This news article about the 11 year old girl in Wisconsin who died of diabetic ketoacidosis is so very sad. While her parents sat by and prayed for her, she suffered needlessly as her body shut down.
When my youngest child was diagnosed with type I diabetes at age 10 (she is now 11) in December 2006, she was in diabetic ketoacidosis. Her body had attacked and destroyed the beta cells in her pancreas and her body no longer produced insulin. The theory is that her body probably fought off a virus and then turned on the insulin producing cells in her pancreas for some reason. Upon arrival at the ER, her blood sugar was 757 and she had large ketones in her urine (thus the name ketoacidosis). Her body was trying to burn off the excess sugar in her blood, but craving sugar at the same time because she could not utilize it without insulin to help out. She was weak, lethargic, had lost about 20 pounds over 3 or 4 weeks, and was very dehydrated although she drank everything she could. I thought she had a stomach virus and then thought it was her appendix. She was in pain, barely able to walk due to shortness of breath and was extremely weak. I had to hold her up and practically carry her into the ER. It was awful and very scary.
I cannot imagine seeing her like that, sitting there praying for her and not seeking help. I prayed for my daughter, my whole family, our friends and members of our church prayed for her. We also sought those trained with the knowledge needed to help us. The medical staff at the ICU told me that if I’d not taken her to the hospital, she’d probably not have made it through that night. She was almost in a diabetes induced coma.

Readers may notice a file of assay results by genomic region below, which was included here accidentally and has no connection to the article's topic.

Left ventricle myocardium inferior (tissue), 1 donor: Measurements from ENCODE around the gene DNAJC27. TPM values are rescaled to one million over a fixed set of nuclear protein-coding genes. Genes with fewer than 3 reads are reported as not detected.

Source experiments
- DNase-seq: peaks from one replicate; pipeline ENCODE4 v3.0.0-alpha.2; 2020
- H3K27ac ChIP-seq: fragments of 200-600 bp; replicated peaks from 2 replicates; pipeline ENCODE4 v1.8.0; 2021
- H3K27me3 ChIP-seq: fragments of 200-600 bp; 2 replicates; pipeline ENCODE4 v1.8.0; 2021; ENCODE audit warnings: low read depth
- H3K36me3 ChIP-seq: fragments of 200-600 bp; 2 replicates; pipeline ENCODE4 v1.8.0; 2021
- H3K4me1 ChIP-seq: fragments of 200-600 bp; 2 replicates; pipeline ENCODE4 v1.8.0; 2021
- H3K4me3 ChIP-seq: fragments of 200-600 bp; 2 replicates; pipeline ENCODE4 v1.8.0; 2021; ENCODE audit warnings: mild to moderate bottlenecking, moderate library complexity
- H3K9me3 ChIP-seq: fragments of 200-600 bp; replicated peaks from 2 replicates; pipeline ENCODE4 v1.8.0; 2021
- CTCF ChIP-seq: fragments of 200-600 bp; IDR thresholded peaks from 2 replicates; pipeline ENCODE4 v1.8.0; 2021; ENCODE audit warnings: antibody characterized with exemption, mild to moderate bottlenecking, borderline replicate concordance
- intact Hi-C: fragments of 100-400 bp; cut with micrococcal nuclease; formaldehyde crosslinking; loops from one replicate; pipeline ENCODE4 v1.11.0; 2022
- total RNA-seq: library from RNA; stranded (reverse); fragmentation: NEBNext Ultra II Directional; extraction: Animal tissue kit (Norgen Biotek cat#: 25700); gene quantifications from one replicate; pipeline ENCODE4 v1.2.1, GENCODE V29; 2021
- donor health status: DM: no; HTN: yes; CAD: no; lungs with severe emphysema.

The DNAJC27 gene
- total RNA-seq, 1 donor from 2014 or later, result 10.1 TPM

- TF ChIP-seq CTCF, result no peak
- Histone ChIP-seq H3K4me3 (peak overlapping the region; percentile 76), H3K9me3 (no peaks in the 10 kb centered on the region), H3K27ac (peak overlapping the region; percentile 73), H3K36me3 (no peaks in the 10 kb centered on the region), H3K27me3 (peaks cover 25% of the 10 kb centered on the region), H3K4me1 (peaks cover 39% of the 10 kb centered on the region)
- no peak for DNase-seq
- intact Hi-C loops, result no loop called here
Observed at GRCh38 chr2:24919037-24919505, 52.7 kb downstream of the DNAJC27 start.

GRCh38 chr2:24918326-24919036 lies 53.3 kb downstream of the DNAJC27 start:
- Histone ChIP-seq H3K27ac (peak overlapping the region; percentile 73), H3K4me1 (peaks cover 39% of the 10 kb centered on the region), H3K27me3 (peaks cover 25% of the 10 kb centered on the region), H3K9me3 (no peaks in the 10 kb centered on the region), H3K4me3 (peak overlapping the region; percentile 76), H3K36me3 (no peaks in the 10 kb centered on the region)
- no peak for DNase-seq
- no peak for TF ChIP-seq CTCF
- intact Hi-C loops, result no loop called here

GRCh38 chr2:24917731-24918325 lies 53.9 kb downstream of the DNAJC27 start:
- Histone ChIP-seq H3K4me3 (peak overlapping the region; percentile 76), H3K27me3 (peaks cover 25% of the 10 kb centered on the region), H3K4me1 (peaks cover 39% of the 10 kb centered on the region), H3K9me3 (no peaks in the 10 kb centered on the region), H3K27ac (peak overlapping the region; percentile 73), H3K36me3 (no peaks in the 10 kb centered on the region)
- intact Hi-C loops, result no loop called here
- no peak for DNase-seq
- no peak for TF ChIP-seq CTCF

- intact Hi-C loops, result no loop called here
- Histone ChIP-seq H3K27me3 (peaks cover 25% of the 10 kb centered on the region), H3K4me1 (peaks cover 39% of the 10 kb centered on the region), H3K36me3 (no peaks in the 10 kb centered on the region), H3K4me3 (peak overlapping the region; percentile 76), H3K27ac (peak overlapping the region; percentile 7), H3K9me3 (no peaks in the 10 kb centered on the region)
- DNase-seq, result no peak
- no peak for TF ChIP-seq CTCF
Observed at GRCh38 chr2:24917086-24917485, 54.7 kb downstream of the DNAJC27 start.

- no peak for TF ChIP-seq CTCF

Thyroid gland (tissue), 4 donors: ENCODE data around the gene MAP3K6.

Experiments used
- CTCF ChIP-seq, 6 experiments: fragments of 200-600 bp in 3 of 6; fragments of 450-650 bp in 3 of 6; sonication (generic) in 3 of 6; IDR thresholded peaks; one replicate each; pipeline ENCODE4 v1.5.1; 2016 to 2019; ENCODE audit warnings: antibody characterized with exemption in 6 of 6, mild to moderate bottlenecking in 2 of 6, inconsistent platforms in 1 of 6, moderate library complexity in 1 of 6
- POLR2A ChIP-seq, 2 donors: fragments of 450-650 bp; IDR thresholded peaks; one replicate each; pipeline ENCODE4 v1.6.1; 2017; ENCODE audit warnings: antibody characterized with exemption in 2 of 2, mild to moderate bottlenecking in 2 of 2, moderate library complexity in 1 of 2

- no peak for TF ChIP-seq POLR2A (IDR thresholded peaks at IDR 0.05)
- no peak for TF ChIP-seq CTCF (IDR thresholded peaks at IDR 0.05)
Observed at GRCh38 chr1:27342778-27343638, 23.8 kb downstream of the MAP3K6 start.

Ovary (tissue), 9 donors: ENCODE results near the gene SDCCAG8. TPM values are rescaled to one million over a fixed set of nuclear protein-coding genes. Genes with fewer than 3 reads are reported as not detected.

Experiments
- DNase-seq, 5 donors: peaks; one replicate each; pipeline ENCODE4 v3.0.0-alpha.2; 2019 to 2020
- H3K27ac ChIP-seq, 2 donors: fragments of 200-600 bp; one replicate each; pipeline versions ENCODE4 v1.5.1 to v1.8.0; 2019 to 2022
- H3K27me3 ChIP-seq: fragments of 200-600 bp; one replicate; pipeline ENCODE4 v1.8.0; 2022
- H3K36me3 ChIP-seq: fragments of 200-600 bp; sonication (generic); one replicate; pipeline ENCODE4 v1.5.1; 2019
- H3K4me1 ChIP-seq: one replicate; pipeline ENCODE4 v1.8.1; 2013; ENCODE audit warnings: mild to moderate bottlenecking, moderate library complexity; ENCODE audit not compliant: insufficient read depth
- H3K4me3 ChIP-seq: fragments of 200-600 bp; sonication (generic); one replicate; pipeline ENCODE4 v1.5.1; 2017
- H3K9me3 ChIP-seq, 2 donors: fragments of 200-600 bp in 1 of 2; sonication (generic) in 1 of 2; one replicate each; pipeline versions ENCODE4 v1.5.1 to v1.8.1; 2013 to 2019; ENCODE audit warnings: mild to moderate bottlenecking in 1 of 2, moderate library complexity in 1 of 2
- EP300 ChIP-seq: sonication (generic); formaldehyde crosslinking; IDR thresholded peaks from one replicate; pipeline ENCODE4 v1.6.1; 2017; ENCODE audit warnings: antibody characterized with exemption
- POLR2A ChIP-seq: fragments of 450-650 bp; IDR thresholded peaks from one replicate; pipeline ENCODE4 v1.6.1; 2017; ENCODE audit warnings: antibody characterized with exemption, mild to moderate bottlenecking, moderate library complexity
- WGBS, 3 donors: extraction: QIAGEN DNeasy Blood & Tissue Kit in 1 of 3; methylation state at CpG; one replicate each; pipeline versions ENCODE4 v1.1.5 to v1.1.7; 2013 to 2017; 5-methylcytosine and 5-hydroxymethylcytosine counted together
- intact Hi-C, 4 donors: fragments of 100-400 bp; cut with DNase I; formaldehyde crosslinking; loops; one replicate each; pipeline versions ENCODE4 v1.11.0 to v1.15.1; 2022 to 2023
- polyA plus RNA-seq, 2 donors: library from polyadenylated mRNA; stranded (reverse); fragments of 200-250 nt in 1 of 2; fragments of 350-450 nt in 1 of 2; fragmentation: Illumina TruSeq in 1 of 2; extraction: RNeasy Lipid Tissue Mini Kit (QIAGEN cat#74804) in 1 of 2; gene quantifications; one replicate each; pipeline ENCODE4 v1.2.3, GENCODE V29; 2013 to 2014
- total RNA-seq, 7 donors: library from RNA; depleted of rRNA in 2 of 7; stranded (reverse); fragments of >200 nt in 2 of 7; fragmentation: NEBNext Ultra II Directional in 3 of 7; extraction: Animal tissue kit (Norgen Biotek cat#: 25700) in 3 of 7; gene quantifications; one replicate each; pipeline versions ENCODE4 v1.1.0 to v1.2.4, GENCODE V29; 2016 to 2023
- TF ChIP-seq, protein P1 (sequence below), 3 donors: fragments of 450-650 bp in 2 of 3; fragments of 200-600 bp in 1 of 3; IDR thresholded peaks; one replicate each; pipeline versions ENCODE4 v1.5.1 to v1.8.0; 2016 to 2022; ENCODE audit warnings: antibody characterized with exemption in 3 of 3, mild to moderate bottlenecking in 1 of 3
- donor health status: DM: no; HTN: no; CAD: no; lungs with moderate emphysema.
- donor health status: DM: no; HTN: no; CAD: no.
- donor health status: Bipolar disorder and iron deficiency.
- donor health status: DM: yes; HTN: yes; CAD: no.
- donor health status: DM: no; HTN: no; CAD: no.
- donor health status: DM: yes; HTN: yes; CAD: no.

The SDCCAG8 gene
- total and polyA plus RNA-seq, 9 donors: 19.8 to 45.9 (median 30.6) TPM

I can understand that her parents have their religious beliefs, whatever those beliefs are. We all have beliefs that govern our lives. I cannot understand how a parent could sit by and watch their child suffer and die when something could have been done. I’m just not made that way. This child could have lived a long, happy and healthy life with diabetes education and insulin therapy.
Reading the news story about poor little Madeline Neumann brought back so many feelings. My eyes were full of tears and I felt the sort of outrage and indignation that I feel when one of my children have been bullied or treated unfairly. This was a needless tragedy, a death that could have easily been prevented.